I have also written that it is simply impossible for and people should not expect governmental agencies (such as adult protective services, police, district attorneys, etc.) to handle the multitude of reported (and unreported) cases of abuse – it is simply impossible for the agencies to handle the numbers of cases, the agencies do not have the staff to litigate these cases during the year or more that each case can take, and the agencies should coordinate more with other people outside of the agency or government who can also provide help and representation (qualified private lawyers, CPAs, financial and investment advisors, banks, mental and physical health professionals, etc.) .

So . . . the abuse, and situations in which a person lacks sufficient mental capacity understand or evaluate the issues at hand or the ability to resist undue influence, go on and on without adequate resources or attention . . . and now Ohio with its mandatory reporting requirements also has passed and bested California.

Best to you, David Tate, Esq. (and inactive California CPA), Royse Law Firm, Menlo Park, California office, with offices in northern and southern California.  My blogs: trust, estate, elder abuse and conservatorship litigation http://californiaestatetrust.com, D&O, boards, audit committees, governance, etc. http://auditcommitteeupdate.com, workplace http://workplacelawreport.com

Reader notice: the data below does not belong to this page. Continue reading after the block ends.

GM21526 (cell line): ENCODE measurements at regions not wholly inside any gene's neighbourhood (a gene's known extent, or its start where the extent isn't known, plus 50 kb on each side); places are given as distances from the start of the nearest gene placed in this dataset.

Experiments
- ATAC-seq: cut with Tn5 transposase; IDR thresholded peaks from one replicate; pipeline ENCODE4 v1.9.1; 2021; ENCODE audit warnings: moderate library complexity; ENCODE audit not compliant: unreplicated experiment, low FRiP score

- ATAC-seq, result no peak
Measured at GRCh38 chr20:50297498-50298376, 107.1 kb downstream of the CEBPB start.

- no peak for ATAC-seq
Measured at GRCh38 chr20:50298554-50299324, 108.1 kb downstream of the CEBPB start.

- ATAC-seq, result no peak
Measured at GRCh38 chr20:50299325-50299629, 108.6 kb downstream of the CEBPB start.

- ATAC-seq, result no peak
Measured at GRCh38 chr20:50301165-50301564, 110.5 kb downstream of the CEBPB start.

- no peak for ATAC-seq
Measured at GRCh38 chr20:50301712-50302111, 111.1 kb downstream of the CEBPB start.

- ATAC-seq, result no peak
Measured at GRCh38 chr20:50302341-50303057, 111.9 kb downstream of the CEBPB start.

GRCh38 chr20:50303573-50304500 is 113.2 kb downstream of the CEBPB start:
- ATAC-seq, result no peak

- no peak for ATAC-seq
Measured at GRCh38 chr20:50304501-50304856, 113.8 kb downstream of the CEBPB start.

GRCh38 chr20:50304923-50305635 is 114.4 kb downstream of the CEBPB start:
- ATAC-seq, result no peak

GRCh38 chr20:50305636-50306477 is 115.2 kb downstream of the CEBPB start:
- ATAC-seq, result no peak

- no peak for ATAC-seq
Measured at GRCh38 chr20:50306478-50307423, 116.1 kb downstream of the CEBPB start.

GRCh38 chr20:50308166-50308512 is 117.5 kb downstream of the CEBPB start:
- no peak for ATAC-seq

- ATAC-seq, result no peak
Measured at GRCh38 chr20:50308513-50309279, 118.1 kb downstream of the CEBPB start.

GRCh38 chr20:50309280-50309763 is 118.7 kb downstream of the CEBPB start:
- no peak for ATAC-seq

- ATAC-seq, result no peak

David Tate, Esq., Overview of My Practice Areas (Royse Law Firm, Menlo Park, California office, with offices in northern and southern California. http://rroyselaw.com)

  • Civil Litigation: business, commercial, real estate, D&O, board and committee, founder, owner, investor, creditor, shareholder, M&A, and other disputes and litigation
  • Probate Court Litigation: trust, estate, elder abuse, and conservatorship disputes and litigation
  • Administration: trust and estate administration and contentious administrations representing fiduciaries and beneficiaries
  • Workplace (including discrimination) litigation and consulting
  • Board, director, committee and audit committee, and executive officer responsibilities and rights

Royse Law Firm – Overview of Firm Practice Areas – San Francisco Bay Area and Los Angeles Basin

  • Corporate and Securities, Financing and Formation
  • Corporate Governance, D&O, Boards and Committees, Audit Committees, Etc.